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The World’s Worst LP Covers Ever!

With sales of vinyl records on the increase, we ‘celebrate’ some of the world’s worst examples of sleeve artworks that are just plain wrong! Record seller and vinyl expert, Robin Nash ofBeatnik Bay Records in Plymouth, picks out some of his favourite worst offenders!

Norfolk’s legendary ‘Singing Postman’ hears the news about Royal Mail’s sell-off price!

The Knipp Family from Germany show obvious delight at finding their lost JCB!

Annette takes the weight off her feet while waiting for the party to start. Annette was a Disney favourite who co-starred with Frankie Avalon in a series of films about a gang of surfers.

Norman Vaughan’s sleeve makes some sense if you recognise him as the host of ITV’s The Golden Shot (1970-1975), otherwise it’s Just a crazy guy with a crossbow!

John Inman takes time out from 1970’s TV sitcom ‘Are you being Served?’ to both clone himself and make a hilarious pun using his TV catch phrase.

Here is Peter Hayward, the self-styled ‘King of the Keys’ and, not forgetting, something of a fashion trendsetter…

Jonah Jones’ ‘I dig Chicks’ – A famous sleeve  from the mid-60s.

Lionel Blair invites you to join his Aerobic Dancing class (or maybe not!)

The FOOL from 1969 –  They were like a Psychedelic ABBA but without the silly clothes!

Snapped on the way to a toga party, The Roamin’ Brothers IV look determined to ignore the pretty bad pun of their album title. From the early 60s, when it was okay to bring a banjo rather than a bottle to a party!

Is there a growing interest in record sleeves as collectible items?

Yes I think so. Vinyl record sales are at about the best they have been for about 15 years – and the sleeves are a big part of that. There is a lot of interest in what you might call iconic record sleeves – the sort that you see on T- Shirts or mugs from Pink Floyd to Nirvana or Iron Maiden. But there is also interest in vintage sleeves, and then there are the very serious collectors who are looking for very specific details. For example the first Led Zeppelin sleeve with blue lettering is worth about 20 times more than with orange lettering.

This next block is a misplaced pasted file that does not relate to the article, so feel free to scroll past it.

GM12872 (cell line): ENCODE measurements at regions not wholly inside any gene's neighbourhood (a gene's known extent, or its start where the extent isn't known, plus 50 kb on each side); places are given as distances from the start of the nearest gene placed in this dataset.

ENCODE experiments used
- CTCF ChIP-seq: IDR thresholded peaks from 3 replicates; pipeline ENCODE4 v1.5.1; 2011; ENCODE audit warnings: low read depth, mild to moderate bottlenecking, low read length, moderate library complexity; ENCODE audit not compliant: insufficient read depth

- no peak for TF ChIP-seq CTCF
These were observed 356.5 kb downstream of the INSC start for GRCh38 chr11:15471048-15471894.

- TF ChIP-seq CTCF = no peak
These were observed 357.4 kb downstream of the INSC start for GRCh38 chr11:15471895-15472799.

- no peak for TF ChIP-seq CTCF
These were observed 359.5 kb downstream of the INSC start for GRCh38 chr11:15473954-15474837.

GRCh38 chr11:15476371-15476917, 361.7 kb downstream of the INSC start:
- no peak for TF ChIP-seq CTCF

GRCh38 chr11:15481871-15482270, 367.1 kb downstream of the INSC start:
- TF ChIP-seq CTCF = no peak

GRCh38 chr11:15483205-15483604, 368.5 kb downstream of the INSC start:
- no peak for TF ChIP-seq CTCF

Do have collectors who are more interested in the sleeves than the vinyl inside?

Yes, I sell quite a few records on the basis of the sleeve. According to newspaper reports on vinyl sales over the last couple of years, 27% of buyers don’t even own a turntable, with many saying they bought vinyl just to admire the sleeve.

What era do you think produced the funniest sleeves?

The late-50s, particularly in America. Record labels moved from rather dull company sleeves to a more ‘anything goes’ approach – and the early-to-mid-70s in the UK  – known as the decade that taste forgot, and with good reason

Can long-forgotten records sometimes be worth more if they have an amusing sleeve?

Yes, indeed. Certain easy-listening sleeves are way more famous for their sleeves than the music. Sometimes known as space age bachelor pad LPs!

What are currently the most collectible?

The highest prices go to sleeves Designed by Andy Warhol, Salvador Dali, and right now Banksy – A lot of collectors go for Psychedelic covers  or early Hip Hop – Some collect certain labels –  Blue Note Jazz LPs  – Vertigo for 70s Rock  – 4AD – Some 50s Classical and it continues right up to new vinyl  being pressed today – Some pressings sell out on pre-order they are so popular .

What’s their appeal?

I think its a lot more than nostalgia – the size is just about right for showing off a good (or bad) design. A CD sleeve only really makes sense at arm’s length, while an LP can be framed or seen from across a room. But there seems a very broad affection for records and sleeves because perhaps for a while records seemed in danger of disappearing, but in the end we all like to own items that mean something to us. If that happens to be a vintage or current LP, that is just fine with me.

What’s your personal favourite?

There are a great number but today I’ll go for The FOOL LP designed by the Dutch illustrators who worked with The Beatles.

Any legendary sleeve you’d like to get your hands on?

Well, yes, The Fool designed the first sleeve for The Beatles Sgt Pepper that was rejected!  That would be the one!

Any tips for people looking to collect vinyl?

Beyond buying what you personally really like, and being aware of condition, I would say take a chance now and again by buying something that you have never seen before. You may find something that really speaks to you and might be financially rewarding in the future.

Adele Gardner

Adele Gardner

Creative Writer

Adele is a creative writer for Preloved. She loves literature, travelling, baked goods and is always hunting for new music.